The Jewel in the Wound

The body plays an integral role in the expression of personal myth. Exploring the symbolic dimension of a body symptom helps to unravel the mystery of wounding and healing that lies hidden within the symptom itself. Dreams, visions and artwork will be utilized to bring meaning to such manifestations.

Within this context, Ms. Rothenberg will describe her personal experience with psychic wounds that manifested as physical scars and that led her to Africa to study scarification rites. The scars, instead of simply being the source of embarrassment and pain, became the sacred jewels that illuminated the path of self-understanding, thus creating a link to the spiritual meaning embedded in a body symptom.

Body Symptoms in Individuation

Physical illness presents us with a challenge: to turn something problematic into something meaningful. Early primal experiences are manifest both psychologically and physiologically through one’s life journey. Suffering cannot be avoided when traveling the road of individuation; yet renewal is born out of the darkness of the unconscious and of the body.

This workshop will be a presentation and illustration of the role of body symptoms in reflecting and stimulating the process of individuation. It will include discussion of the archetypal dimension of diseases of the skin and the intestines. Participants are invited to bring examples from their experiences involving the body.

Grace in the Desert: Awakening to the Gifts of Monastic Life


When I had journeyed half of our life’s way,
I found myself within a shadowed forest,
For I had lost the path that does not stray. (Dante, Inferno I of the Commedia)

A desire stirs in each of us at some point in our lives, prompting us to leave the familiar confines of family, neighborhood and routine and take to the road in response to one of the oldest archetypal impulses embedded in our psyche: pilgrimage.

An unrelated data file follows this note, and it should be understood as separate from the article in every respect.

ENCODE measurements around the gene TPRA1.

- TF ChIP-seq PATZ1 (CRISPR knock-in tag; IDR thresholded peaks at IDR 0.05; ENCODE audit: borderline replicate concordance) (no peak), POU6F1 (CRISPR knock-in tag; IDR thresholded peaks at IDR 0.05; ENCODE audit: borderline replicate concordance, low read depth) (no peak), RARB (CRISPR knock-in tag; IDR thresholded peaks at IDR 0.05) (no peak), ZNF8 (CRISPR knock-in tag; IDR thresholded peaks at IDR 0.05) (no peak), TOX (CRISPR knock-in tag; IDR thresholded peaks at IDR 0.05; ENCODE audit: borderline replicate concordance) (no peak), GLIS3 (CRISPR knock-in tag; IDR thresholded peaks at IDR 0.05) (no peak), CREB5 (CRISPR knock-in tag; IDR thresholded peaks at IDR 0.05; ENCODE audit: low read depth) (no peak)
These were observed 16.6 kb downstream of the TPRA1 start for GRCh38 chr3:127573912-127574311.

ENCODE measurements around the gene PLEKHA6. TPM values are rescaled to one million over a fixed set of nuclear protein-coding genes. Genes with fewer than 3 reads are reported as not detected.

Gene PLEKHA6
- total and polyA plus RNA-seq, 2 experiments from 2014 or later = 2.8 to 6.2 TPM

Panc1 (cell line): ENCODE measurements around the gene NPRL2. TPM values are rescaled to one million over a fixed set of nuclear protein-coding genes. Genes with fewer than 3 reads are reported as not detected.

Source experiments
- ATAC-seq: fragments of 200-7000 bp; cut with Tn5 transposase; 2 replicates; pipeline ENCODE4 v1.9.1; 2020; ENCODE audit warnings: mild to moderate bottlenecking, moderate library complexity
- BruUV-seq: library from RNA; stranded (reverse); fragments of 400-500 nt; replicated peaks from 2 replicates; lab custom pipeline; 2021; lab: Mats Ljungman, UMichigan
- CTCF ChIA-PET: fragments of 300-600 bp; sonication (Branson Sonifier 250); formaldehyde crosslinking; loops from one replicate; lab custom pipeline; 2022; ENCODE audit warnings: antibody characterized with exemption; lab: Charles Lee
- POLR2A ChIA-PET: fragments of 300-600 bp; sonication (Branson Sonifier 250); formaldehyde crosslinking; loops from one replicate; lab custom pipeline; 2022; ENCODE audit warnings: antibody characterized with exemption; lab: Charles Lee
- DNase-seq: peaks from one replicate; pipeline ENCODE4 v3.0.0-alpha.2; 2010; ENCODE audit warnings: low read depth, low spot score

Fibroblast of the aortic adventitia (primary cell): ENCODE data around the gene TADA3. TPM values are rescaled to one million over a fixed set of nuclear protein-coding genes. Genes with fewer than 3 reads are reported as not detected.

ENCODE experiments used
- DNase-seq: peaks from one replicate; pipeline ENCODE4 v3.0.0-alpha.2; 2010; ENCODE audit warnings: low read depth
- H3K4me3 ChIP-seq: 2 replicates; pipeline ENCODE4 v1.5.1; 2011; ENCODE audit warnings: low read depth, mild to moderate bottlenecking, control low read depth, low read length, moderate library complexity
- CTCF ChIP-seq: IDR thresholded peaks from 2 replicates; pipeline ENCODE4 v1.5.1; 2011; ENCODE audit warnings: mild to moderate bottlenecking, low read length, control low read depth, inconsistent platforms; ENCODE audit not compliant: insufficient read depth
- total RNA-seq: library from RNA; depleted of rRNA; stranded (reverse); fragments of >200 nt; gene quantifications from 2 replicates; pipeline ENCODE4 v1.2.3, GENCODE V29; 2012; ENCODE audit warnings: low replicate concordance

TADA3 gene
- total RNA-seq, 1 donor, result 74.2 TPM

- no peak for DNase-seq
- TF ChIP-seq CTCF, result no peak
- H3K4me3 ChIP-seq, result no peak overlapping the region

The pilgrim is not a tourist, a road warrior, or one mobile for the sake of movement alone. Pilgrimage is a questing after some appetite in the soul that possessions or success will not satisfy. A poetic journey stirred by the process of individuation, it is also a sacred restlessness for an experience that transcends the normative, everyday reality we live out, at times, almost unconsciously. It is a journey both external and internal which insists on documenting itself in memory and in the act of writing. I call this action “pengrimage.”

Jung reminds us that “the quality of inwardness is missing today:” ie an awareness of an inner correspondence or equivalence with an actual event or situation in the world. Pilgrimage is an attempt to allow for the presence of this correspondence between psyche, spirit and world through silence, solitude and meditation.

Joseph Campbell and One’s Personal Mythos

“Metaphor is the language of myth.” (Thou Art That: Transforming Religious Metaphor)

Morning Session
From September 1954 to August 1955, the well-known mythologist Joseph Campbell made a year long pilgrimage to India, then on to southeast Asia and Japan. In that journey he slowly realized what his life’s work was to be. Looking together at passages from the two journals he kept (Baksheesh and Brahman, and Sake and Satori), we will note his method, the content and the rising realization in Campbell of his own personal mythology as recorded in these books.

Afternoon Session
Like Campbell, each of us has within a personal myth that seeks its most appropriate path in the world. We will individually, and then together, explore the contours of our own myth through 3-4 writing exercises designed to uncover the metaphors that comprise our personal mythology. Coming after our morning conversation, these exercises will allow us to remember and choose an event or two in our own lives that we could acknowledge as having a powerful influence on who we have been and are continuing to become.